Review: Slow Slidings, by M. Kitchell

Slow Slidings, by M. Kitchell. Blue Square Press, 2012. 123 pages. $12.00, paper.

I’ve seen M. Kitchell’s name before, but I’ve never read any of his work until his was in a project that I was also featured in; though it was a series of photographs, so technically I still hadn’t read any of his work until I read Slow Slidings. Truthfully, I felt awful for not having read his book, or any of his work before now.

Kitchell’s work is very much like Samuel Beckett, in Beckett’s entrapment of constantly reverberating nonlinear thoughts. Together, these nonlinear thoughts reside with the non-sequential, and together, a cataclysm forms the ambiguous shape that is Slow Slidings. In the wake of such destruction that shape is fragmented pockets of selves, stories, and beings, not entities; anything, everything, and nothing, perfect and tainted, waiting to be read, itching. Slow Slidings is a crawling phenomenon—yet from a distance, you do not know what the creature is going to do.

There are three separate yet interlinked sections—”Architecture,” “Bodies or Objects,” and “Landscape”—each individual worlds, ranging from a room that only holds drawers, to deserts, to the self; each section is concerned with movement, and in very different contexts. I feel as though “place” and the differentiation of motives and actions applied within that context is a running theme in Kitchell’s work, for his latest piece published in Cityscapes was a selection of self-portraits within places he has lived since moving to San Francisco, California.

The context of each episode within Slow Slidings explores a primitive human psyche, decisions made under pressure and decisions made under force, and the narrative is a self-absorbed sphere that wants to partake in basic human connections, but is held back by nothing more than itself—this doesn’t change due to context; the self within the text, instead, stays familiar to the reader. “Architecture” is the section that will leave a lasting impression, due to the sheer obscurity of the text.

An indistinguishable body enters the house, the room, and opens a drawer at eye level. Inside: nothing, blank wood. The body pulls out a pencil and pushes lead into grain, leaving strange marks, passionate asemic love letters.

Kitchell routinely plays games with synonyms. His momentous use of singular words constructs narratives that are haunted by dream-like apparitions, fictitious yet blurred incessantly to no end. Still, Slow Slidings is concrete, a mass of gravel and stone, and it is lyrical, something unknowingly beautiful. It is Dystopian in its execution—the end is near, yet the end is singular; the end is a personal journey, not something shared. The narrative absolutely begs a response from the reader, for it is near impossible to sit there and read it without having some sort of emotive reaction toward what Kitchell has written. Slow Slidings supplies the catharsis needed if you are emotionally stunted, the intellectual curiosity if you are lobotomised.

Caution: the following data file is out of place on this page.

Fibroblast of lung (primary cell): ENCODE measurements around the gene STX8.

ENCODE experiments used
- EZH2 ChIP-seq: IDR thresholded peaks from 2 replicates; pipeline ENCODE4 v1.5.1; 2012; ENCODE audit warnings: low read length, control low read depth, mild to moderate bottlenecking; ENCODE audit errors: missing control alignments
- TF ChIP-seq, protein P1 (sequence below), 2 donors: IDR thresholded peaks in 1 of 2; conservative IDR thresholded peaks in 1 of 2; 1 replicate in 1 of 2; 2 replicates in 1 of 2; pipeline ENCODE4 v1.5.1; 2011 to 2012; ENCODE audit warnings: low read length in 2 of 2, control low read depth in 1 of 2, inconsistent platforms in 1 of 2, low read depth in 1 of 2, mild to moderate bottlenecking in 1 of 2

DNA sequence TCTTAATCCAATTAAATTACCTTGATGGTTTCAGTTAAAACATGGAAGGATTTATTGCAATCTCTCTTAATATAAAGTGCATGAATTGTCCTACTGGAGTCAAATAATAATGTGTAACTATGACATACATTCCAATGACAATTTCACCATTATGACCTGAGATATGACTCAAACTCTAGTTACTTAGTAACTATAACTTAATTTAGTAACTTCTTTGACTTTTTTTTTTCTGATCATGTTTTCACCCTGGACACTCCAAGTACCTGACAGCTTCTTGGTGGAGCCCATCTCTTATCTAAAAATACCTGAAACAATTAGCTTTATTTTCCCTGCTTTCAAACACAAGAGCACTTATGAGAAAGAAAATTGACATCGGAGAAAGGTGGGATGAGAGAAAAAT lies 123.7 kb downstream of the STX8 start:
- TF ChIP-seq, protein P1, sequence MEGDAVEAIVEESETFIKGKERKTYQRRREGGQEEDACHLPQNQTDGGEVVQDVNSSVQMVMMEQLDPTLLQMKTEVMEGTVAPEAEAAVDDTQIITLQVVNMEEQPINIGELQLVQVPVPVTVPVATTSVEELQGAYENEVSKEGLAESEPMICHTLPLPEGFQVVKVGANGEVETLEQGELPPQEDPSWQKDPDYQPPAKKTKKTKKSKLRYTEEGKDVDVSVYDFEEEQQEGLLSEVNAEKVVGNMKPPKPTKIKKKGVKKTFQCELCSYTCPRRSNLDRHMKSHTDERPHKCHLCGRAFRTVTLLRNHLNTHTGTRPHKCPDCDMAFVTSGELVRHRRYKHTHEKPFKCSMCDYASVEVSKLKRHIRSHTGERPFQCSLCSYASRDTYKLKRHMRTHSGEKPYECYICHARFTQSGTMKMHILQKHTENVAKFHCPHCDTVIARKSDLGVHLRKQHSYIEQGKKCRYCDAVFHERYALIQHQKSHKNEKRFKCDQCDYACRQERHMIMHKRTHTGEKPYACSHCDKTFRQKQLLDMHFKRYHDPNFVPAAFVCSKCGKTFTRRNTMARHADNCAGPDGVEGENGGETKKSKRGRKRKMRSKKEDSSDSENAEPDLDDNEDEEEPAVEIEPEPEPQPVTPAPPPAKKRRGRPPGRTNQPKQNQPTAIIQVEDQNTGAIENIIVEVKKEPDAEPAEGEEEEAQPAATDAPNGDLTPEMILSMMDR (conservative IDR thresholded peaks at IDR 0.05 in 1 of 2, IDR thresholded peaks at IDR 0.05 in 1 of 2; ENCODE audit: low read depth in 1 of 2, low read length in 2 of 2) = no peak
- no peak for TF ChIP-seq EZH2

burning air, warm ocean, watch fish bubble to the surface, their death smells of coastal restaurants, tourist resorts, today i want the sun to be death, unending hole into the body of god, the refuse my excess, the dead fish in the sea, the memory of vacation and rest, blood vessels pumping in front of my skull

The concern for the visual aesthetic is something I’m very fond of as a reader and writer. In Slow Slidings, broken islands of text lead elsewhere, are roads to new events, happenings that contribute forever. The weaving of text is one of the more positive aspects of the book, but by no means is this the only positive aspect. There are photographs, and perhaps this makes it more confusing for the reader, perhaps it makes it more clear, but overall, I found the book more wholesome for it. The direction that Kitchell strides in is an exclusive direction—this book is a prime example of freedom, both in a literary and artistic sense.

Comparisons are cheap, cheap things, but if comparisons have to be made, I’d personally say Slow Slidings is prime-time television for the damned. Think Kathy Acker meets Samuel Beckett for the first time in a laugh-track sitcom, and then Beckett secludes himself in the corner of a very small room for a few episodes, due to what he perceived was Acker’s brutish demeanor, but was, in fact, her being excited to meet another writer of such renown; then Nick Cave, neighbour to Beckett, breaks in and soothes out Beckett’s ego with a song. Slow Slidings is a strange yet wonderful mix that is executed to perfection.

Slow Slidings at Blue Square Press!

***

Thom James is a visual poet and artist. He has been published and is forthcoming in Pop Serial, Cityscapes, Housefire, Ribbon Pig Press, Internet Poetry, and more. His e-book of poetry entitled Jesus Christ Bury Me Already (2012) was distributed by Radioactive Moat Press. He edits the literary journal Have U Seen My Whale.

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